Riding North America’s Rails

Train travel revives the romanticism of exploring our own continent.

Those who have to take a train to work every day may beg to differ, but when the setting and the scenery is right, a quiet place from which to enjoy the world go by can be the epitome of placid travel. The romance of rail vacations, complete with North American landscapes that have long been the stuff of tales, songs and canvases, easily combines the nostalgia of a time gone by with—if you book a smart choice—an easy way to get from place to place as you take it all in. Forget a “blah” commute. We’re talking glacier-fed lakes and waterfalls, high peaks, imposing canyons and other miracles of nature, each more beautiful than the next.

Multiple-award winner Rocky Mountaineer is often the standard by which many North American train journeys are measured, with four rail routes through British Columbia and Alberta as well as Western Canadian packages. Today, this is the largest privately owned passenger rail service in North America, with nine Rocky Mountaineer locomotives. Its original 2-day rail trip is an all-daylight journey along the historic routes built more than 120 years ago, offering a mix of breathtaking scenery.

“Rocky Mountaineer’s train journeys provide a unique experience, traveling along remote train routes through the Canadian wilderness,” says Hubert Wat, the company’s v.p. of marketing. “Guests experience incomparable service in comfort and luxury as they take in the stunning beauty of Western Canada. Traveling with other guests from around the world as well as our friendly and talented ‘Onboard Attendants’ creates a social experience that is unique and pleasant, creating memories that will last a lifetime.”

Rocky Mountaineer offers two choices of service on its 2-day rail trips. GoldLeaf Service passengers pay a bit more and enjoy reserved seating in 2-story coaches with a private dining room on the main level and panoramic vistas on the second level courtesy of glass domes. Those who choose RedLeaf Service travel on traditional rail coaches—spacious and with reclining seats and large picture windows—with meals served right at their seats.

The company’s Rocky Mountaineer & Winery Tour is an 8-day jaunt along the Okanagan Valley, home to more than 100 wineries. Clients hop on the Rocky Mountaineer to get to Kamloops, British Columbia, where they begin their exploration of North and South Okanagan’s wine country, visiting seven leading wineries and indulging in wine-paired lunches and dinners. They’ll then hop back on the train to Banff, where they spend two nights enjoying their gorgeous surroundings from the ground and from the sky with a 12-minute helicopter tour before wrapping up their adventure in Calgary. The Rocky Mountaineer & Winery Tour departs from Vancouver on June 16 and Sept. 8 and is priced at $4,699 for RedLeaf Service and $5,499 for GoldLeaf Service.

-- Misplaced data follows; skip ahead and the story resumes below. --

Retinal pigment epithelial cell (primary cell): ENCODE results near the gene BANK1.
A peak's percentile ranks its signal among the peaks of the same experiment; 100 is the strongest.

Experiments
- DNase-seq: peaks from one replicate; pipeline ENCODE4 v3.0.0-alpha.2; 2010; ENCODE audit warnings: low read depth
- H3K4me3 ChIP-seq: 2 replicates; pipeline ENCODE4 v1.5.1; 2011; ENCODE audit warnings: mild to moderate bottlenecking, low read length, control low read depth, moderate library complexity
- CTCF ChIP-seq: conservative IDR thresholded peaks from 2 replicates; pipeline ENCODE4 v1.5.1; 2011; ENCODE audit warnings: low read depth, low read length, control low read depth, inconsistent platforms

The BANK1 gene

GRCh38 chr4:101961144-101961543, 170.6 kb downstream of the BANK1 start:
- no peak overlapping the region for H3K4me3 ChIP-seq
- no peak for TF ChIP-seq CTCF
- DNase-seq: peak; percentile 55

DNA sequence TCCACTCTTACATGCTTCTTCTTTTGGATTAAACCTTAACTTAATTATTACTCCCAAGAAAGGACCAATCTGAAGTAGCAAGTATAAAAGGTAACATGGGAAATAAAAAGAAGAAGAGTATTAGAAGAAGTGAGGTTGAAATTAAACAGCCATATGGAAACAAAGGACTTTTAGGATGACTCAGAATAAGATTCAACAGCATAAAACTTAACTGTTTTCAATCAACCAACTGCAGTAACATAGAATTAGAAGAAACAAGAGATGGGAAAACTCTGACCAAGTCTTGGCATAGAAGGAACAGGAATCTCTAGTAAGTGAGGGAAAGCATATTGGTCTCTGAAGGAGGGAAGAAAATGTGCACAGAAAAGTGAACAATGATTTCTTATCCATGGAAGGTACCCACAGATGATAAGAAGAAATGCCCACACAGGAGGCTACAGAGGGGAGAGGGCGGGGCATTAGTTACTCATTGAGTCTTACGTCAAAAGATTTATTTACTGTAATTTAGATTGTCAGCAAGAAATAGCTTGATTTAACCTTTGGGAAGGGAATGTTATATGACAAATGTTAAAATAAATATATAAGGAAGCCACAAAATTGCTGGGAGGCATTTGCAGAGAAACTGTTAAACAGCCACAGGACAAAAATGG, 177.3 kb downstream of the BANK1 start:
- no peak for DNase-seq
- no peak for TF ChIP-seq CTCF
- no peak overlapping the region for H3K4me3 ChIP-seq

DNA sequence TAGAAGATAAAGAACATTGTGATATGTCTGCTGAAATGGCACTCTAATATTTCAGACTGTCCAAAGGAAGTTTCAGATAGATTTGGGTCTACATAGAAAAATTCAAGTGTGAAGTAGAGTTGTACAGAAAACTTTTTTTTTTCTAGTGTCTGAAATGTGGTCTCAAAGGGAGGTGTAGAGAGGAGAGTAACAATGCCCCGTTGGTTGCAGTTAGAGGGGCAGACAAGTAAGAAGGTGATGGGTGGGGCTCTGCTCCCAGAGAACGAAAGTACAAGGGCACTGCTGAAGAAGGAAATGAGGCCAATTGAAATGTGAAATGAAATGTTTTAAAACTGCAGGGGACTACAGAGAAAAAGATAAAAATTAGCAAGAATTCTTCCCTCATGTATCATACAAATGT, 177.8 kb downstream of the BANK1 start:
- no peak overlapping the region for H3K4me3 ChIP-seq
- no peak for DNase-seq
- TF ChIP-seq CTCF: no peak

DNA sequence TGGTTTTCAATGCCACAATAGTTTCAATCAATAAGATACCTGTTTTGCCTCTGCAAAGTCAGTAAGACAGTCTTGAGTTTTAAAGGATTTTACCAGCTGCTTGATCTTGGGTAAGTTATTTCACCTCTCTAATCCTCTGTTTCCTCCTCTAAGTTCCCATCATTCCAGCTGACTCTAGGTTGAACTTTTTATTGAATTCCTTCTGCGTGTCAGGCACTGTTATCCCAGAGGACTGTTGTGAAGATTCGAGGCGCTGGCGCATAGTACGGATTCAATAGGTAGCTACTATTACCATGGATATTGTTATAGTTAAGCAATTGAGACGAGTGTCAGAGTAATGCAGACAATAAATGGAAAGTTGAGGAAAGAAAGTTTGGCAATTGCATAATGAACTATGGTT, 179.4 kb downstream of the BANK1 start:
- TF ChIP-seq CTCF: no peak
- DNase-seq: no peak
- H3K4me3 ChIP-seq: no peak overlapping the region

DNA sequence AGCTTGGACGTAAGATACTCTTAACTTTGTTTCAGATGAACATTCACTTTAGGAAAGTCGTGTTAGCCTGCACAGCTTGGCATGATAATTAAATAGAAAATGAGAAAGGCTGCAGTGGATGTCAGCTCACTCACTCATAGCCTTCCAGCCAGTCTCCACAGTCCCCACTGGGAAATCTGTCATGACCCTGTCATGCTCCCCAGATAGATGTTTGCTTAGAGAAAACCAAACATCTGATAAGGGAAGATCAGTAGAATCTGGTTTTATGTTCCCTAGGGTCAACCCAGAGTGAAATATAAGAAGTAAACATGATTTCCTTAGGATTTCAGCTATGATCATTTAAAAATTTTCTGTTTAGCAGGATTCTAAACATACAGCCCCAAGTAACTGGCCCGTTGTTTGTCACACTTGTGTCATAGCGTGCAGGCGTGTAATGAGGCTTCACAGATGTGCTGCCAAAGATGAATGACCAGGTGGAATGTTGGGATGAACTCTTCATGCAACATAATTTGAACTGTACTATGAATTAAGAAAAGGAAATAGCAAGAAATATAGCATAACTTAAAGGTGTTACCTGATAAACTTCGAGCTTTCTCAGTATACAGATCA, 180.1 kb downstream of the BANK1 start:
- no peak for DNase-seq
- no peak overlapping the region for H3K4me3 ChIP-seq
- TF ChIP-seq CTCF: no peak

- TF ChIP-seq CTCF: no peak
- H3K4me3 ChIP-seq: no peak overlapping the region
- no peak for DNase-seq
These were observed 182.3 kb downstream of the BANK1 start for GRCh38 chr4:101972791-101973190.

For a longer jaunt, there’s the 17-day Coast to Coast by Rail, Westbound tour, which includes two days on the Rocky Mountaineer plus four nights on board VIA Rail Canada, enjoying cozy private cabins. The trip visits Halifax, Montreal, Toronto (with a tour of Niagara Falls), Jasper, Lake Louise, Banff and Vancouver and starts at $4,849 pp.

ain’t it grand On Tauck World Discovery’s Grand Canadian Rockies itinerary, clients enjoy the highlights of Vancouver, ferry over to Victoria where they spend two nights and then enjoy a “flightseeing” floatplane excursion over the Gulf Islands before hopping on VIA Rail’sThe Canadian, which offers both single and double rooms. “Our guests board The Canadian after dinner, followed by a champagne send-off. They enjoy an overnight aboard the train, and the following day (day five), they experience a stunning rail journey through the Cariboo and Rocky Mountain ranges,” says Tom Armstrong, Tauck’s marketing communications manager. “Our guests enjoy breakfast and lunch on the train—which has been recently renovated—as well as incredible views from Tauck’s private domed observation car before arriving in Jasper at about 4 p.m.”

Another incredible plus to this tour: great hotels. In Victoria, clients stay at the five-star Hotel Grand Pacific and have afternoon tea at the majestic Fairmont Empress. After their rail adventure, they spend two nights at The Fairmont Jasper Park Lodge within the national park itself, where they can opt (at an additional cost) for a round of golf, a paddleboat ride on Lake Beauvert or a horseback ride. Then it’s off to Icefields Parkway for incredible views of snowfields, glaciers and waterfalls, as well as the critters big and small that inhabit the area. A specially designed Ice Explorer vehicle takes guests across the surface of the Athabasca Glacier. There’s a 1-night stay at The Fairmont Chateau Lake Louise, followed by two nights at The Fairmont Banff Springs inside Banff National Park (which resembles a Scottish baronial castle) and a float trip along the Bow River. The 10-day tour starts at $4,590 pp dbl with quite a few departure dates from May through September.